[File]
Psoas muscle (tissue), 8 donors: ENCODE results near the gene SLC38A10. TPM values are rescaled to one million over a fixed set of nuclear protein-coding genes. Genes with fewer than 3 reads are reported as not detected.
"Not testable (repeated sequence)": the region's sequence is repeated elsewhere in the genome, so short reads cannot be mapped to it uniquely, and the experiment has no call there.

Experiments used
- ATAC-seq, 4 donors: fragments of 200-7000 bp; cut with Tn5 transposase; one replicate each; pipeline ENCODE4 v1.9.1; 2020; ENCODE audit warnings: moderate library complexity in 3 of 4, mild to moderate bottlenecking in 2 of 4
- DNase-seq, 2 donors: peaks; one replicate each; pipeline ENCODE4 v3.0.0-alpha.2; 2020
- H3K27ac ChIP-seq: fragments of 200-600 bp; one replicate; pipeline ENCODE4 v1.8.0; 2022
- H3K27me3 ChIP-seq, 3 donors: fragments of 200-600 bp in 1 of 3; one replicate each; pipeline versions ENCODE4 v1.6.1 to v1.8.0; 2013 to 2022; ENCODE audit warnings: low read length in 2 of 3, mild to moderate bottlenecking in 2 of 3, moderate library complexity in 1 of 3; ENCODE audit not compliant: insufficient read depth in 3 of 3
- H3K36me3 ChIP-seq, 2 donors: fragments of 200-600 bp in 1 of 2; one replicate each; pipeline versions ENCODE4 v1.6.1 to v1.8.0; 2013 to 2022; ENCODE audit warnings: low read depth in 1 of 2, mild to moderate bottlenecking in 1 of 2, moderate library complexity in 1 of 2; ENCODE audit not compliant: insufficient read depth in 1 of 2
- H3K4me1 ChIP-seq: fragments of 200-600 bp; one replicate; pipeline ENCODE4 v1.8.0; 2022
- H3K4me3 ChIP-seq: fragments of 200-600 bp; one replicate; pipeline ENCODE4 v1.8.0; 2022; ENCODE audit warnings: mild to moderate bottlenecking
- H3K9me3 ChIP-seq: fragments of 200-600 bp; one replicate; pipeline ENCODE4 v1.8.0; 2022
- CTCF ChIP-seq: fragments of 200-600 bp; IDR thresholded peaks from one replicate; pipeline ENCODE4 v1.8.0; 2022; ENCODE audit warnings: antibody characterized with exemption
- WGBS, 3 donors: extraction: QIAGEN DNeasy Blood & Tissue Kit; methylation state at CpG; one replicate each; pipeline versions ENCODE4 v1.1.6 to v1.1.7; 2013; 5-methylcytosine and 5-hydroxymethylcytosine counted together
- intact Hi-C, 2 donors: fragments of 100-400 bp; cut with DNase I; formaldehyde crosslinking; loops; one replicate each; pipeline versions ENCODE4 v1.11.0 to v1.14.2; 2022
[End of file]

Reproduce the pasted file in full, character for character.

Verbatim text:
Psoas muscle (tissue), 8 donors: ENCODE results near the gene SLC38A10. TPM values are rescaled to one million over a fixed set of nuclear protein-coding genes. Genes with fewer than 3 reads are reported as not detected.
"Not testable (repeated sequence)": the region's sequence is repeated elsewhere in the genome, so short reads cannot be mapped to it uniquely, and the experiment has no call there.

Experiments used
- ATAC-seq, 4 donors: fragments of 200-7000 bp; cut with Tn5 transposase; one replicate each; pipeline ENCODE4 v1.9.1; 2020; ENCODE audit warnings: moderate library complexity in 3 of 4, mild to moderate bottlenecking in 2 of 4
- DNase-seq, 2 donors: peaks; one replicate each; pipeline ENCODE4 v3.0.0-alpha.2; 2020
- H3K27ac ChIP-seq: fragments of 200-600 bp; one replicate; pipeline ENCODE4 v1.8.0; 2022
- H3K27me3 ChIP-seq, 3 donors: fragments of 200-600 bp in 1 of 3; one replicate each; pipeline versions ENCODE4 v1.6.1 to v1.8.0; 2013 to 2022; ENCODE audit warnings: low read length in 2 of 3, mild to moderate bottlenecking in 2 of 3, moderate library complexity in 1 of 3; ENCODE audit not compliant: insufficient read depth in 3 of 3
- H3K36me3 ChIP-seq, 2 donors: fragments of 200-600 bp in 1 of 2; one replicate each; pipeline versions ENCODE4 v1.6.1 to v1.8.0; 2013 to 2022; ENCODE audit warnings: low read depth in 1 of 2, mild to moderate bottlenecking in 1 of 2, moderate library complexity in 1 of 2; ENCODE audit not compliant: insufficient read depth in 1 of 2
- H3K4me1 ChIP-seq: fragments of 200-600 bp; one replicate; pipeline ENCODE4 v1.8.0; 2022
- H3K4me3 ChIP-seq: fragments of 200-600 bp; one replicate; pipeline ENCODE4 v1.8.0; 2022; ENCODE audit warnings: mild to moderate bottlenecking
- H3K9me3 ChIP-seq: fragments of 200-600 bp; one replicate; pipeline ENCODE4 v1.8.0; 2022
- CTCF ChIP-seq: fragments of 200-600 bp; IDR thresholded peaks from one replicate; pipeline ENCODE4 v1.8.0; 2022; ENCODE audit warnings: antibody characterized with exemption
- WGBS, 3 donors: extraction: QIAGEN DNeasy Blood & Tissue Kit; methylation state at CpG; one replicate each; pipeline versions ENCODE4 v1.1.6 to v1.1.7; 2013; 5-methylcytosine and 5-hydroxymethylcytosine counted together
- intact Hi-C, 2 donors: fragments of 100-400 bp; cut with DNase I; formaldehyde crosslinking; loops; one replicate each; pipeline versions ENCODE4 v1.11.0 to v1.14.2; 2022